Geeking out with diagrams in ASCII

November 5th, 2009 by Strawp

Last week I discovered ditaa and I can’t quite leave it alone. If you don’t understand why creating flow charts in plain ASCII is awesome, stop reading now.

Basically, you can take something like the Hey Jude flow chart, marked up in ASCII and convert it into a proper version. If your face is doing this: O_o, seriously stop reading now.

I marked that last one up in JavE, which is fine for ASCII art but a bit laborious if you want to build a diagram. On the ditaa home page there’s a link to a screencast of the perl app, Asciio (App::Asciio on CPAN) which is almost perfect. With a couple of tweaks to the /setup/stencils/asciio file, changing all the corners to the ‘+’ character and then another tweak to setup/actions/ to automatically create flat txt and native asciio versions of the diagram, then calling ditaa in the background on the txt file to build a neat PNG version.

I now have a Visio-lite system that can create data flow diagrams suitable for both source code headers and also pasting into more formal documents. So… yeah. How was your week.

If anyone else is this nuts, let me know in the comments.

13 Responses to “Geeking out with diagrams in ASCII”

  1. Nick Black Says:

    AWESOME! I’ve been looking for something like this for weeks! Now I can finally knock out bug 32 :). A bit unfortunate that it’s in java, but this asciio business might just work (argh, where’s a C library?). Thanks!

  2. Strawp Says:

    Should just be a matter of installing it using PECL under Ubuntu. I’ll have a go and let you know how I get on.

  3. Thomas Says:

    I recently ran across ditaa too. Installed it as a Dokuwiki plugin and it works pretty well. Also took a look at the Asciio screencast, and it looks perfect for easily making diagrams. However, I can’t get Asciio to work. Not a perl coder, and can’t get any of the dependencies installed. Does anyone know of a nice package (preferably Ubuntu) that has been created for Asciio?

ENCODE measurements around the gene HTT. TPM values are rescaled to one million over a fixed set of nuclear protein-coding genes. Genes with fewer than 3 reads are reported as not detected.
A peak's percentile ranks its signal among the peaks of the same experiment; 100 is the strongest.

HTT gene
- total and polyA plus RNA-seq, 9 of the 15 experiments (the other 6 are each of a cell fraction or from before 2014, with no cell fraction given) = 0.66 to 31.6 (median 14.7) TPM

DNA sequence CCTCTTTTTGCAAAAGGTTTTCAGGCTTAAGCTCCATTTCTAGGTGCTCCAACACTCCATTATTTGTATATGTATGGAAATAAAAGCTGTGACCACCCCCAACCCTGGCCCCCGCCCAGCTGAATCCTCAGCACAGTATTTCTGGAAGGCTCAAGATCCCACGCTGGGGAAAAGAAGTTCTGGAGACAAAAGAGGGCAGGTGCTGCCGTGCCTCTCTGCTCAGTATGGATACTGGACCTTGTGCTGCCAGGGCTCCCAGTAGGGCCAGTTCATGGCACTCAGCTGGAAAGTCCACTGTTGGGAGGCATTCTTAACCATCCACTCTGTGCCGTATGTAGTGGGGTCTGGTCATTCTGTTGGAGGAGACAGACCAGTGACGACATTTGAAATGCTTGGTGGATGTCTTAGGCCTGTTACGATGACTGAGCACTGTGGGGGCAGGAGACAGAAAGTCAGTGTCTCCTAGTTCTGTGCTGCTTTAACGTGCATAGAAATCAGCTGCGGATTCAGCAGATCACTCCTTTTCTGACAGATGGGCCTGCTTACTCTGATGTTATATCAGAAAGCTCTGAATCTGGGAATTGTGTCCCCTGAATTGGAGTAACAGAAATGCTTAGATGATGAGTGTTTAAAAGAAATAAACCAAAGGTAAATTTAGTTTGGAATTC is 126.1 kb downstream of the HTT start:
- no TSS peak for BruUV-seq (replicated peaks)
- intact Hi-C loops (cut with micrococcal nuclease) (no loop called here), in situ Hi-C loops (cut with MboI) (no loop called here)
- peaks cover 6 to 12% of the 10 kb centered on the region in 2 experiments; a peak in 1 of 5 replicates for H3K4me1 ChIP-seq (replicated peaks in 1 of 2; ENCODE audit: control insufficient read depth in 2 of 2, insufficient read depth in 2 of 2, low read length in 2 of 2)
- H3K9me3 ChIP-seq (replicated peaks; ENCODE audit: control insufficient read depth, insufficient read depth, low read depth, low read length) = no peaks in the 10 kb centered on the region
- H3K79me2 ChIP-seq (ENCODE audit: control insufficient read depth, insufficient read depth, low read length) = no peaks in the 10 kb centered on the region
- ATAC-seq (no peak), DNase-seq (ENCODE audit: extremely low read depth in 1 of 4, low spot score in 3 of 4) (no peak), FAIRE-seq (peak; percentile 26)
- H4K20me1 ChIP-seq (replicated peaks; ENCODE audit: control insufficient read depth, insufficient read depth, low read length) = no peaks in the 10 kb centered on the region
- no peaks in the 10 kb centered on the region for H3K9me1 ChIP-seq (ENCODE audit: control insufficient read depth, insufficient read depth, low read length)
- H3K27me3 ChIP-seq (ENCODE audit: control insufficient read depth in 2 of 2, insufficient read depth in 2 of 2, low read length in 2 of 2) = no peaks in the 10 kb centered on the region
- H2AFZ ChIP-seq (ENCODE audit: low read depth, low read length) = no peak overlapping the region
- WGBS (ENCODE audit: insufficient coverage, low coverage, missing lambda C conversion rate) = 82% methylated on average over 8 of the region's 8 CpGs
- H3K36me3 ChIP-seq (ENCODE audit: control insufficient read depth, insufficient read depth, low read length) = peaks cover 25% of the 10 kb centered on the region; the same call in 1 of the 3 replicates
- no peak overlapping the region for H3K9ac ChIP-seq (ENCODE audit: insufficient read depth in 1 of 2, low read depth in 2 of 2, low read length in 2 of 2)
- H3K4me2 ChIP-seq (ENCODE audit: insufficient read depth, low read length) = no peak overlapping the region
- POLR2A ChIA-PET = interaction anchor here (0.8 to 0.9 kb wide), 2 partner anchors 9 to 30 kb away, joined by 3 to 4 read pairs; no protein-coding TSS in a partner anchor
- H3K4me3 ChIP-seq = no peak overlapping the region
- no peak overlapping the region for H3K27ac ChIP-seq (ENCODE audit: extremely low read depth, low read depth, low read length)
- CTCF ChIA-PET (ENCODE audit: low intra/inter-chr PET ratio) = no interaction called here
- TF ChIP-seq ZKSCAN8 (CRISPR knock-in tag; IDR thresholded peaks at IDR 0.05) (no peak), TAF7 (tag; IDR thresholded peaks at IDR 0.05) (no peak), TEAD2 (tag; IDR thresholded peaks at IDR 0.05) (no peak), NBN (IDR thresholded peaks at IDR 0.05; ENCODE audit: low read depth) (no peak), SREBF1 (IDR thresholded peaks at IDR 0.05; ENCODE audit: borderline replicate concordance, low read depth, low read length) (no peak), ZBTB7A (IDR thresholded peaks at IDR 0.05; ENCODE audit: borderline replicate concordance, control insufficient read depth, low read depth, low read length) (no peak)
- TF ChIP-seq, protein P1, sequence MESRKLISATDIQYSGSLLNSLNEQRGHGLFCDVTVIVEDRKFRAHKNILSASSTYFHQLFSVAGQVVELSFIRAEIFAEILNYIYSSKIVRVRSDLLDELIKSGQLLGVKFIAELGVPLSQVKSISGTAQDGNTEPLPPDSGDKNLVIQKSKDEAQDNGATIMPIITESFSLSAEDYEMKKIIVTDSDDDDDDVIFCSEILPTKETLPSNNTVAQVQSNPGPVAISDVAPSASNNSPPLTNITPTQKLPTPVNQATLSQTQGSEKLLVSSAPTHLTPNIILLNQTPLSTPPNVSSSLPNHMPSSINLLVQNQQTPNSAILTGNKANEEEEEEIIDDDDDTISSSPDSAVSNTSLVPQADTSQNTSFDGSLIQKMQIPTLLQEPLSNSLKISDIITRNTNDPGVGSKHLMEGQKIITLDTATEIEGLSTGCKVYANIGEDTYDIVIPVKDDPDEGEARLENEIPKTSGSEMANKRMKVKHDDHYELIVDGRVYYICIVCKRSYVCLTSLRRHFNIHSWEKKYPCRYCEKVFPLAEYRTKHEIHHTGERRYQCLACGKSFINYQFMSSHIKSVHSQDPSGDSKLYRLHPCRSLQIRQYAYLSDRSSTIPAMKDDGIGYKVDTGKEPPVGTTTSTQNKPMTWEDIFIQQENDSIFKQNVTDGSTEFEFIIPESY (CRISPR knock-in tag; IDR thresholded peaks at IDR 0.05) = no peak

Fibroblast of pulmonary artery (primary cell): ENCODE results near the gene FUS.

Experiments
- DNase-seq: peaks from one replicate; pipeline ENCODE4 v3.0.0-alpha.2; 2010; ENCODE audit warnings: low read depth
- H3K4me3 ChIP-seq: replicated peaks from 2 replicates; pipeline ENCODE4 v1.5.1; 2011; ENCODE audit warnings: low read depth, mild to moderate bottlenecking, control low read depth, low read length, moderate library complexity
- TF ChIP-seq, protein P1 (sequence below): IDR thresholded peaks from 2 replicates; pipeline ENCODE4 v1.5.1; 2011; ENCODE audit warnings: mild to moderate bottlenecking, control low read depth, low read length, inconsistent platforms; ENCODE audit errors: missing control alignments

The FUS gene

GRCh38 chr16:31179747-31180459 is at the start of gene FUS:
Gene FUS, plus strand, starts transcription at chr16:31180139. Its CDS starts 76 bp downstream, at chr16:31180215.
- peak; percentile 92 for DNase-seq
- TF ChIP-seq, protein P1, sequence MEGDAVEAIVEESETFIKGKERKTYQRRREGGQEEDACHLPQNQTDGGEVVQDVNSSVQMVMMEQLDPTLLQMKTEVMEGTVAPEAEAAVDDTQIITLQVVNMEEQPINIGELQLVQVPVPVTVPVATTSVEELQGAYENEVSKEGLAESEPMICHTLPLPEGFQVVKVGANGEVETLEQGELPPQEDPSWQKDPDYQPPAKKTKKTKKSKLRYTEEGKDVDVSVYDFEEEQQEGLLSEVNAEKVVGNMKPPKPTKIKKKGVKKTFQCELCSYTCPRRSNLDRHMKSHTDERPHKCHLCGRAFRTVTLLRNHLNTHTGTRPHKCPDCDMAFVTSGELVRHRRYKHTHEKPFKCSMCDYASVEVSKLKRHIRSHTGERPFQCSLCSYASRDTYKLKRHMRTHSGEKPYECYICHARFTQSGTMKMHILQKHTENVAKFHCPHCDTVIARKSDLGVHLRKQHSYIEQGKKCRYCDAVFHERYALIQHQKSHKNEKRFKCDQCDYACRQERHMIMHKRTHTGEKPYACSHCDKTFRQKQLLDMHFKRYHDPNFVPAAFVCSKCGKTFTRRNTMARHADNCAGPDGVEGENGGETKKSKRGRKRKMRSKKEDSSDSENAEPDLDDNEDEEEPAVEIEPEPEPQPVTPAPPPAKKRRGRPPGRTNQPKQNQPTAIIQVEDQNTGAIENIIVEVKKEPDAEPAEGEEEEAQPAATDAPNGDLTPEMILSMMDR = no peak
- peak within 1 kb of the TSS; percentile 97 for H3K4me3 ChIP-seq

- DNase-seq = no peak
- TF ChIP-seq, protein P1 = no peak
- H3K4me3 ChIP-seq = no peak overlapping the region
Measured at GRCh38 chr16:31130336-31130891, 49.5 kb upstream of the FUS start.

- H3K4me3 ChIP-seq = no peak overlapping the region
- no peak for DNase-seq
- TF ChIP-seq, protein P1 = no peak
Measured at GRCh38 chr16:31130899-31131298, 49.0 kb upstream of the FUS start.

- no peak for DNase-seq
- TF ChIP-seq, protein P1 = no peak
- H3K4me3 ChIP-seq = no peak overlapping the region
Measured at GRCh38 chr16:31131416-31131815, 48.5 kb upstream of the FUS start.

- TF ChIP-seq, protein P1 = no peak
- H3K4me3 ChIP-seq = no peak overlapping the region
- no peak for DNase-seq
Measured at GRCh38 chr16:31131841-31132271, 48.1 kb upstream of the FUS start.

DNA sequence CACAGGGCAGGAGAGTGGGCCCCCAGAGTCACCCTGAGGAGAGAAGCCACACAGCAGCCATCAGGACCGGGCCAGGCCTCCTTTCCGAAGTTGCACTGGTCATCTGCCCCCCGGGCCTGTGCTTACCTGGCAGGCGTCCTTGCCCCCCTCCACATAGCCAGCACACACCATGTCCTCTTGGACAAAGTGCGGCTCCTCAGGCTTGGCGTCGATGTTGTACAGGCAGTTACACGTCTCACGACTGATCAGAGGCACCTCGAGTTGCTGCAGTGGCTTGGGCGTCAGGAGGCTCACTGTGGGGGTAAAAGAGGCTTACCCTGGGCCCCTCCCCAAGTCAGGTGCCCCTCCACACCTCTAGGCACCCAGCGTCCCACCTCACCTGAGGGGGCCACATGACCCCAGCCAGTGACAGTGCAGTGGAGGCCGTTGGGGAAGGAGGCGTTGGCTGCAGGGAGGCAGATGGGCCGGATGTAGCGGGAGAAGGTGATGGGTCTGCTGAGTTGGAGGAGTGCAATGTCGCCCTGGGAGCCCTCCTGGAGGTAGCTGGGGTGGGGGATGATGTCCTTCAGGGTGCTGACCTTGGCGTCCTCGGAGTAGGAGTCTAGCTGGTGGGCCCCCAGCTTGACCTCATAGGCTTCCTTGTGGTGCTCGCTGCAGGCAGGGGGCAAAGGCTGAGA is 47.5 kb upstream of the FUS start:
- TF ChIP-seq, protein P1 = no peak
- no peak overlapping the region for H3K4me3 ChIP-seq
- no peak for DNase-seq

4. Thomas Says:

    I managed to find some one on the Debian team that was in the process of packaging this for sid. He gave me a sneak-peak at the .debs, and with a bit of work (I’m running Ubuntu 9.10 and not Debian Sid), I got it installed.

    I want to write a more expansive how-to on installing this on both Debian and Ubuntu, and also how to make modifications to pipe the output right into Ditaa. I’ve made the changes as you outlined in your post to the stencils, but not quite sure (without a lot of trial and error) how to do the dual output and the automatic pipping through ditaa. Would you mind staring that piece of code in with me?

  5. Strawp Says:

    I foolishly didn’t put that under any source control, so it’s on a specific machine which isn’t plugged in currently.

    Basically the change I made was in the save function. At the actual point where it writes out a file based on the extension it just does 3 saves instead. One for .txt, one for the native format and then one which is an exec call to the ditaa binary on the .txt file it wrote out.

    I’ll see if I can fish it out…

  6. Strawp Says:

    I’ve stuck online in here:

    Look around line 66 and note the ditaa path is designed to run under windows, so change that bit for Debian, Ubuntu, anything else really.

  7. Thomas Says:

    Thanks for that!

    I had the text figured out, but the conversion isn’t working for me. Simply because I don’t have the perl module installed Proc::Background. I’ve commented that out for now, and will look at installing that later and including it in my directions. Anything special you would like written in the credits section of my How-To?

  8. Strawp Says:

    Cool, well if you’re going to be just piping stdout into ditaa then you don’t really need it to run ditaa in the background.

    Link back to this blog post if you like 🙂

  9. Lewis Says:

    If anyone is interested drawing simple ASCII flow diagrams on the web: works for me 😉
    Chrome or Firefox recommended…

  10. nadim khemir Says:

    If you have a need for help or want things to work differently in Asciio, the best thing is to mail the author (that would be me). I got a few requests for an Asciio-Ditaa cooperation out of the box and it may make it in a new release.

  11. Strawp Says:

    Cool site Lewis!

    Hi Nadim,

    We had a slightly disjointed mail conversation in Nov 09 (I went off on holiday in the middle of it I think) but I basically just said what this post and subsequent comments have written in them.

    Ping me if you add ditaa output to asciio – that would be v cool.

  12. nadim khemir Says:

    Hi, I just came back to the land of the living too.

    kick my ass now and then and you’ll get what you want. Color attributes are already in asciio so that would allow one to look more like the output. I don’t know yet about the other attribue in ditaa. I have to decided f I support ditaa users, which would be the intelligent thing to do, or simply bypass it, possibly using it to render things but not allow any interaction.

    There is a new, a year old, asciio that is not released yet. the GTK part has been separated from the rest, which will be re-written when I re-incarnate next, but I am pondering about a curses interface so one could create asciio diagrams directly in a terminal. What do you think about that idea?

    Drop me a mail, that usually get things done.

  13. Strawp Says:

    I’m a sucker for stuff built in with ncurses 😀